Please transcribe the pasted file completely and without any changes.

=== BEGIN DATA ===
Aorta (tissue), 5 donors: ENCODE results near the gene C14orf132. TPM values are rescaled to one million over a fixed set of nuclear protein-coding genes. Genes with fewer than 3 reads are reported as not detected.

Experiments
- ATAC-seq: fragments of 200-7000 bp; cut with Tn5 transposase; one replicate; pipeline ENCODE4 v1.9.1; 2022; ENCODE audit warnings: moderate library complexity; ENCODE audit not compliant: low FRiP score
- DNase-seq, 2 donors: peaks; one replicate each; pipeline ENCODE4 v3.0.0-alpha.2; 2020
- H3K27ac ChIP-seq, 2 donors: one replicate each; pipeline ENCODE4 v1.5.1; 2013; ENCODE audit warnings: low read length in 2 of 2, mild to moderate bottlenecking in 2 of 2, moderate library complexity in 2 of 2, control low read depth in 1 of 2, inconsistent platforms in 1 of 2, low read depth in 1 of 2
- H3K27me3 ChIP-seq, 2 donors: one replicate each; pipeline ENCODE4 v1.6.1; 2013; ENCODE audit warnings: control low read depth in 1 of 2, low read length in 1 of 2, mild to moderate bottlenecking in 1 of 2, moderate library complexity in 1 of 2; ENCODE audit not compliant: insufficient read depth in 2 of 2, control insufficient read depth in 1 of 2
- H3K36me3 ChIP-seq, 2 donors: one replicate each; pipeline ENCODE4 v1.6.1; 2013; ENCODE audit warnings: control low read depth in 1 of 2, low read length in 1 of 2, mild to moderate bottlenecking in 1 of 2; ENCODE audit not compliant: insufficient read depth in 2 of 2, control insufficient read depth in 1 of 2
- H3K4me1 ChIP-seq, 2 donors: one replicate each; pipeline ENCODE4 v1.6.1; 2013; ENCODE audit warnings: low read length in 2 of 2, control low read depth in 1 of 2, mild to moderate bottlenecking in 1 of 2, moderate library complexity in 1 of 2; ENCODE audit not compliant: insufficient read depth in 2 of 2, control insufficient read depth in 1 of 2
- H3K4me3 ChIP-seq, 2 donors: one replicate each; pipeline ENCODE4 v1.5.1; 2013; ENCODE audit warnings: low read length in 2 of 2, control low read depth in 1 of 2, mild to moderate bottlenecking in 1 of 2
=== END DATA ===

Aorta (tissue), 5 donors: ENCODE results near the gene C14orf132. TPM values are rescaled to one million over a fixed set of nuclear protein-coding genes. Genes with fewer than 3 reads are reported as not detected.

Experiments
- ATAC-seq: fragments of 200-7000 bp; cut with Tn5 transposase; one replicate; pipeline ENCODE4 v1.9.1; 2022; ENCODE audit warnings: moderate library complexity; ENCODE audit not compliant: low FRiP score
- DNase-seq, 2 donors: peaks; one replicate each; pipeline ENCODE4 v3.0.0-alpha.2; 2020
- H3K27ac ChIP-seq, 2 donors: one replicate each; pipeline ENCODE4 v1.5.1; 2013; ENCODE audit warnings: low read length in 2 of 2, mild to moderate bottlenecking in 2 of 2, moderate library complexity in 2 of 2, control low read depth in 1 of 2, inconsistent platforms in 1 of 2, low read depth in 1 of 2
- H3K27me3 ChIP-seq, 2 donors: one replicate each; pipeline ENCODE4 v1.6.1; 2013; ENCODE audit warnings: control low read depth in 1 of 2, low read length in 1 of 2, mild to moderate bottlenecking in 1 of 2, moderate library complexity in 1 of 2; ENCODE audit not compliant: insufficient read depth in 2 of 2, control insufficient read depth in 1 of 2
- H3K36me3 ChIP-seq, 2 donors: one replicate each; pipeline ENCODE4 v1.6.1; 2013; ENCODE audit warnings: control low read depth in 1 of 2, low read length in 1 of 2, mild to moderate bottlenecking in 1 of 2; ENCODE audit not compliant: insufficient read depth in 2 of 2, control insufficient read depth in 1 of 2
- H3K4me1 ChIP-seq, 2 donors: one replicate each; pipeline ENCODE4 v1.6.1; 2013; ENCODE audit warnings: low read length in 2 of 2, control low read depth in 1 of 2, mild to moderate bottlenecking in 1 of 2, moderate library complexity in 1 of 2; ENCODE audit not compliant: insufficient read depth in 2 of 2, control insufficient read depth in 1 of 2
- H3K4me3 ChIP-seq, 2 donors: one replicate each; pipeline ENCODE4 v1.5.1; 2013; ENCODE audit warnings: low read length in 2 of 2, control low read depth in 1 of 2, mild to moderate bottlenecking in 1 of 2